Bullying at the University of Newcastle (Australia)

We are working to highlight and stop academic workplace bullying at the University of Newcastle, Australia. We are a group of staff and students who have been bullied for speaking out about misconduct.

Help make a difference –

*answer our survey,

*contribute to the blog, or

*contact us.

This will help us gather as much information as possible so that we can put an end to this bullying with its’ decades-long history.

“Systemic bullying, hazing and abuse generally are identified with poor, weak or toxic organizational cultures. Cultures that are toxic have stated ethical values that are espoused but not employed, and other non-ethical values which are operational, dominant, but unstated.

Such cultures thrive when good people are silent, silenced, or pushed out; when bad apples are vocal, retained, promoted, and empowered; and when the neutral majority remain silent in order to survive. Those who are most successful in such a toxic culture are those who have adapted to it, or adopted it as their own”. (McKay, Arnold, Fratzl & Thomas, 2008)

Wednesday, March 26, 2014

Guilty of discrimination?

In beyondblue's latest survey, they found that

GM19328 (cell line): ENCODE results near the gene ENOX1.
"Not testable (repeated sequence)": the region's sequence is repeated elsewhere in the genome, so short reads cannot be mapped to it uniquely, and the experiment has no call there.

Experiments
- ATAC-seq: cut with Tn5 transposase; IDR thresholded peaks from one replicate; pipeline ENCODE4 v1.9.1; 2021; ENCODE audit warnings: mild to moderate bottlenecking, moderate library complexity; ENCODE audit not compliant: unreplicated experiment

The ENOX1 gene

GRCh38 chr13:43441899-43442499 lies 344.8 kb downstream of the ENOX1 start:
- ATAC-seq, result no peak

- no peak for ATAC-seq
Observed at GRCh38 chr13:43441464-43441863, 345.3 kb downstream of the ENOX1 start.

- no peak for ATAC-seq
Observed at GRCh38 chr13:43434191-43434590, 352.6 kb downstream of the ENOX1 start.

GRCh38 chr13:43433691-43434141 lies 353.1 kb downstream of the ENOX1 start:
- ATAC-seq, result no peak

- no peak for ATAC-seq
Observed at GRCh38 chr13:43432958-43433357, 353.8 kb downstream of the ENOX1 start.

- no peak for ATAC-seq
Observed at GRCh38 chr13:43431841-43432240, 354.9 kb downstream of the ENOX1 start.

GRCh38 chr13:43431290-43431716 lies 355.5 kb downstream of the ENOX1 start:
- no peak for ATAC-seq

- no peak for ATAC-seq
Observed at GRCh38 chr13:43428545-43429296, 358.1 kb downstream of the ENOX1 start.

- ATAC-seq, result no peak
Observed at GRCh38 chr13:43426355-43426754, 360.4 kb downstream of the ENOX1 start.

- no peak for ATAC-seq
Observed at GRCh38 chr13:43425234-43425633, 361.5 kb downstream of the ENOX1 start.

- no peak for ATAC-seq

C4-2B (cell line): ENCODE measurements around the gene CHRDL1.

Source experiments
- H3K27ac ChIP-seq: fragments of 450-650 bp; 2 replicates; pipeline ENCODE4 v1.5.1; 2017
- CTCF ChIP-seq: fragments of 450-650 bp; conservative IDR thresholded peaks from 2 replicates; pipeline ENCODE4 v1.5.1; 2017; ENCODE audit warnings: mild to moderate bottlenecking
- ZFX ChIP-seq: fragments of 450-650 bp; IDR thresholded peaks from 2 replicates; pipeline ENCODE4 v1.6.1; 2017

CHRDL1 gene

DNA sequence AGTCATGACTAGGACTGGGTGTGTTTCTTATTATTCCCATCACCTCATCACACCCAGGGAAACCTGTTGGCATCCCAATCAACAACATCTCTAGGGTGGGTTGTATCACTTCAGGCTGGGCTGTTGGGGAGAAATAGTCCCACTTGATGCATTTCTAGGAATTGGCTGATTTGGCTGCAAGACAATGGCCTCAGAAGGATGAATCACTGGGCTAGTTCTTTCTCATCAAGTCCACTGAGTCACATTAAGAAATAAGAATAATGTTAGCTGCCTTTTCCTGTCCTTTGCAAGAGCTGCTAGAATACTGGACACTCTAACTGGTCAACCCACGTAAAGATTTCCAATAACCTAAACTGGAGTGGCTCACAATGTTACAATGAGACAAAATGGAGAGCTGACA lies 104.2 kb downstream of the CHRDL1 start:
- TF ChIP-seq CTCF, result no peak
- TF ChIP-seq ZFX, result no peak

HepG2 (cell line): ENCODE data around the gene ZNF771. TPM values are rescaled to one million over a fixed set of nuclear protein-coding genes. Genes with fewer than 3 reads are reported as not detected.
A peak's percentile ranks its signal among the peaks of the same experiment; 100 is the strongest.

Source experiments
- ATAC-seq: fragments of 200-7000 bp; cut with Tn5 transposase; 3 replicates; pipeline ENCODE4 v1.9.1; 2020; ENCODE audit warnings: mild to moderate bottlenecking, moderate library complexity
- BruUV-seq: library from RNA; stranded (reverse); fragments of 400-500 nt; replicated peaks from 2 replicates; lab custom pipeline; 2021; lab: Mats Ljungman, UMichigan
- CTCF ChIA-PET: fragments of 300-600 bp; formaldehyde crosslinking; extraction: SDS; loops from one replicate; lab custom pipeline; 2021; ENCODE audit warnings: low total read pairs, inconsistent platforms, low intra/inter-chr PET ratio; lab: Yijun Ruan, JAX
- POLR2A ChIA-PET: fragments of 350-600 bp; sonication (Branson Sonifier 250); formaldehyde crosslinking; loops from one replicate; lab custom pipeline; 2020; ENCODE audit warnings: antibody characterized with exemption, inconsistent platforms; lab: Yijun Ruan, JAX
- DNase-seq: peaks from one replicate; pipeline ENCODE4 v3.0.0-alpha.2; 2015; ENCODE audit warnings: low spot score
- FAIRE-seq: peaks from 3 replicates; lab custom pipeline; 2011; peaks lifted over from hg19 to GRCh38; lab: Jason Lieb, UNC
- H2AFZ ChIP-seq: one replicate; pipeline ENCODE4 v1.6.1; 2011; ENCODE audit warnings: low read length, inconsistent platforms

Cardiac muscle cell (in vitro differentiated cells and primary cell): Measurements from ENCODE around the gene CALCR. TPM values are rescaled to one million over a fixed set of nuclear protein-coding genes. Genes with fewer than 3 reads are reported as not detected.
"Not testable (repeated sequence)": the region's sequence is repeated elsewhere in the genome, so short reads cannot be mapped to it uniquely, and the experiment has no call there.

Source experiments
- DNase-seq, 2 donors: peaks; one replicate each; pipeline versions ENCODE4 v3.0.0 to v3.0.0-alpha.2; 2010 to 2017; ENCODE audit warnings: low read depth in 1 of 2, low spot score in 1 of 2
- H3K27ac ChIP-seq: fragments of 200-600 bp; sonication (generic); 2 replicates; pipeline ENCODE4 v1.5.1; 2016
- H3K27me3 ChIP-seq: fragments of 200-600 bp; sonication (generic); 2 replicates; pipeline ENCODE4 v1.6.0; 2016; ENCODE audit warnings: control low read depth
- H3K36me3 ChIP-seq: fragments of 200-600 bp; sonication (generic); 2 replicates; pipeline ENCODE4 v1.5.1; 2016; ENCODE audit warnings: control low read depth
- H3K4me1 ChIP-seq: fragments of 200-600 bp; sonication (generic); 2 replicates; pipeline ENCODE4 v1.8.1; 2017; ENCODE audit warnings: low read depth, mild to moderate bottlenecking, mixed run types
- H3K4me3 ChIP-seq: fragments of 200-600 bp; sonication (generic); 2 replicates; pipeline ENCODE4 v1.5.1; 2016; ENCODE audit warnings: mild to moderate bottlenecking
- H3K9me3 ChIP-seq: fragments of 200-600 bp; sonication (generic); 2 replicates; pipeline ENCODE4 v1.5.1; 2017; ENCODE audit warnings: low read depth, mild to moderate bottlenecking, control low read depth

"one in four people still think people with depression are dangerous to others."

As a result of vicimisation and harassment at the University of Newcastle, there are many of us who  suffer from depression (as well as other psychological disorders such as anxiety and post-traumatic stress disorder).

Are we dangerous?

The University of Newcastle has treated us as dangerous by physically removing us from our offices, physically and psychologically isolating us, stopping us from entering buildings and even our own offices, preventing us from speaking by gagging us, preventing us continuing to work, stopping us putting up posters, trying to censor our blog, restricting our movements, not responding to our emails, refusing to meet us, etc etc etc.

According to beyondblue, considering depressed people as a danger to others
"feeds into discriminatory attitudes and the stigma associated with depression, which often stops people getting the help they need,'' 
So is the University of Newcastle (which loudly and extensively promotes a respectful workplace) guilty of "discrimination"?

1 comment:

  1. The University has way too much personal information about me including my address and banking details amongst other things. I never submitted these details to them yet they have them.

    This is the end of posting here as they are capable of obtaining these details. Safety is paramount.

    My objection has never actually been the architects of what is occurring at the University. My protests were always to ensure future students are treated fairly and with dignity. Bullying hurts the victimiser as well.

    If enough people want education to change it will happen. I am one person, I still believe in it.